The Middle: “Homecoming II: The Tailgate”
We live in a world where our family members are just as likely to live on the other side of the country as they are on the other side of town, and with communication technology being what it is in this day and age, there’s generally precious little difference in the level of ease in which we can keep in touch with them. Unfortunately, this can be a blessing and a curse, as it means that an act as simple as phoning your mother to ask whether she gets her onion dip mix from the back of the chip bag or the back of the onion soup box can set into motion a series of events that can ruin your entire homecoming weekend…or possibly strengthen the bond between a mother and a child by defining the concept of—wait for it—The Circle of Embarrassment.
With homecoming on the horizon, Frankie is busy whipping up her very own signature cocktail, a concoction she calls the Frankie-tini, while Sue is busy whipping up everything she needs for the Class of 2015 alumni table, as she’s managed to find herself in charge of it by default. Mike, meanwhile, is obsessed with trying to win the ceremonial giant spatula that’s awarded to the winner of the annual cornhole tournament, and Axl…well, he’s in a bad way, having picked up a stomach bug that’s completely kicking his ass. How do we know this? Because first he acknowledges that he only likes to barf in the bosom of his family, and then after he says “bosom,” he doesn’t laugh.
Although Axl is desperately trying to put himself out of commission, to the point of burrowing into the blankets on his parents’ bed, Mike refuses to let him off the hook for the cornhole tournament…at first. In short order, we discover that Brick is, amazingly enough, a whiz at cornhole, and to such a degree that Mike giddily invites him to be his new partner. This thrills Brick to no end—he’s ready to throw on a jersey and go buy himself a cup, “to protect my area”—but we later discover that it actually bothers Axl. In fact, the unexpected shock of being suddenly supplanted as the athletic person of the family results in Axl acknowledging something that most viewers have probably already figured out: he might be on a football scholarship, but he’s playing precious little football. It’s not the first time the show has given viewers this impression, but it is the first time we’ve really heard Axl acknowledge that it’s actually having a psychological effect on him. As for the cornhole game, Brick bombs out in a big way, having not reckoned on how much he’d be bothered by having to play the game in front of an audience, but given the back and forth between Brick and Axl about which one of them has the most pathetic life, it seems likely that the end result of this episode is that the two brothers have discovered that, for better or worse, they have way more in common than either of them would probably like to admit. Sadly, Mike gets the shaft in regards to the spatula, but—as Frankie observes in her narration—at least the universe is consistent, doling out disappointment across the board…and, yes, of course it’s this discussion of disappointment that brings us back to Frankie.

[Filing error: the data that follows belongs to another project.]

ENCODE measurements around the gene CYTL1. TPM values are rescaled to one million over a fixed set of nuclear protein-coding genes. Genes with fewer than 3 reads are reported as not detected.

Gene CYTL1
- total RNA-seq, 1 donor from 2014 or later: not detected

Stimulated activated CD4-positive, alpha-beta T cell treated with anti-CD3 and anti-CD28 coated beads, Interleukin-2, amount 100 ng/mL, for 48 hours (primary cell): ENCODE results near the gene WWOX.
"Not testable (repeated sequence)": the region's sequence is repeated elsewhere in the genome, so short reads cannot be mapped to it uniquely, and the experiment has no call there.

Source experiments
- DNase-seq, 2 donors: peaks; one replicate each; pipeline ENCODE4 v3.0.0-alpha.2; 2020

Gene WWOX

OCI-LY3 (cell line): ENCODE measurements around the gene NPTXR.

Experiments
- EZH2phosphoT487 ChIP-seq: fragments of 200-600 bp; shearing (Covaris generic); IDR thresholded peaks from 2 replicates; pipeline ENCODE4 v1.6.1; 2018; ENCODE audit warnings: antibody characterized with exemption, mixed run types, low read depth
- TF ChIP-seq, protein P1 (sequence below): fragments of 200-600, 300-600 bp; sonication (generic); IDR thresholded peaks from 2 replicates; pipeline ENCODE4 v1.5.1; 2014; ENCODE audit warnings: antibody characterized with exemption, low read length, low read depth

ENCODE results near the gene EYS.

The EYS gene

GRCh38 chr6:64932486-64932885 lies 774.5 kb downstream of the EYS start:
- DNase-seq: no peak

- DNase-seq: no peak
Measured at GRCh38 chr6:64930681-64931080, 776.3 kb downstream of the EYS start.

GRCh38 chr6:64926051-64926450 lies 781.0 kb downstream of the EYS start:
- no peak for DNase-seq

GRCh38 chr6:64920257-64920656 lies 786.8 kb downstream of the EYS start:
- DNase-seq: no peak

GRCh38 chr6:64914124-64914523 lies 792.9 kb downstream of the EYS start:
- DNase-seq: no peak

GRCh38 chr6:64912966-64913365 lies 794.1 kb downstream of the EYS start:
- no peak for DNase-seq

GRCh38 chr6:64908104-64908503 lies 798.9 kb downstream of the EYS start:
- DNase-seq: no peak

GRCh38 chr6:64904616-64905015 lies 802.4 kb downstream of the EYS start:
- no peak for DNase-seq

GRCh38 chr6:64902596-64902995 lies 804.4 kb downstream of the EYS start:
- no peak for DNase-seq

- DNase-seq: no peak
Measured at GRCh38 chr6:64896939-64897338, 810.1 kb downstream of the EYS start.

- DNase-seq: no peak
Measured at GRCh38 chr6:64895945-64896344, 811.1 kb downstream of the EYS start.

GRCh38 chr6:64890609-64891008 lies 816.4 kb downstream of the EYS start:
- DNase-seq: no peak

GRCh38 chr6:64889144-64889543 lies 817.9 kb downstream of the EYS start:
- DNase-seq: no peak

We’ve long seen that the relationship between Frankie and her parents, Pat (Marsha Mason) and Tag (Jerry Van Dyke), is one that seems to thrive when there’s several hours of driving between them, hence Frankie’s freak-out when Pat takes her call about the dip recipe as an invitation for a road trip. Thankfully for Frankie, Tag ends up not tagging along, which you can chalk up to the good fortune that it takes an act of Congress to even get him to put on pants, but all things being equal, Frankie doesn’t particularly want Pat there, either. It’s a great recurring gag to have Frankie constantly saying, “I feel so bad, I’m so lucky to still have them,” one that anyone with older parents can appreciate and that they can tell their parents that they didn’t laugh at. It’s true, though: for better or worse, you’re almost never completely relaxed when you’re around your parents.
It’s also true that parents can be accidentally embarrassing simply by being themselves, and it puts you in an awkward position sometimes, because you know they’re not doing it on purpose, but just because they’re only acting how they always act doesn’t make their behavior any less embarrassing. Pat’s presence at Homecoming causes Frankie’s earlier concerns into a self-fulfilling prophecy, and she quickly gets so wound up that she declares her mother to be embarrassing, after which she immediately feels terrible, but just to make sure that she feels even worse, it’s only a few minutes later that Frankie abruptly realizes that she’s capable of being just as embarrassing to Sue as Pat is to her. From there, it’s back to square one, which in this case means the stomach flu: both Frankie and Sue abruptly start suffering from its effects, and while this leads to a truly horrifying off-screen moment (thank God we never see inside Sue’s mascot helmet), it also leads to that mother and child bond-strengthening moment mentioned way back in the first paragraph: Frankie may be puking her guts out as the credits roll, but her mother is there to hold her hair while she’s doing so. If that’s not a case of unconditional love, what is?
- This really was a great episode in terms of every single cast member getting a couple of laugh-out-loud lines, and Marsha Mason had a number of stellar moments, too, but it’s particularly worth mentioning that Jen Ray really got a chance to shine as Nancy Donahue this week. Not that she isn’t always good for a smile whenever she turns up on the show, but the stuff where she tried to deal with Sean’s new look and mindset was fantastic.
- Speaking of that new look, it was great to see Beau Wirick again, even with that facial hair and wardrobe. Funny stuff.
- Watching Frankie and Mike make their bed from whatever free swaths of cloth were available to them hit a little too close for comfort. But I still laughed. Not as hard as I did at Frankie’s time-machine remark, though, because that shit was hilarious.
- The mental picture of Frankie as a bomb-defusing Batman villain was pretty great, too.
- Funny how The Goldbergs got a dog this week even as poor Doris has reached a point where she has no mandibles. I’m not vet, but that just does not sound good.
- I’m not ashamed to admit that I had to look up the word “glamping.”
- Costco sure got some promo out of this episode.
- The only thing that made me go “really?” in the whole episode was Pat’s attempt to collect money from her fellow tailgaters for the money they probably haven’t paid up for parking tickets. I understand that she’s not what you’d call a regular attendee at tailgate parties, but c’mon: even for a newbie, she’s a little ridiculous.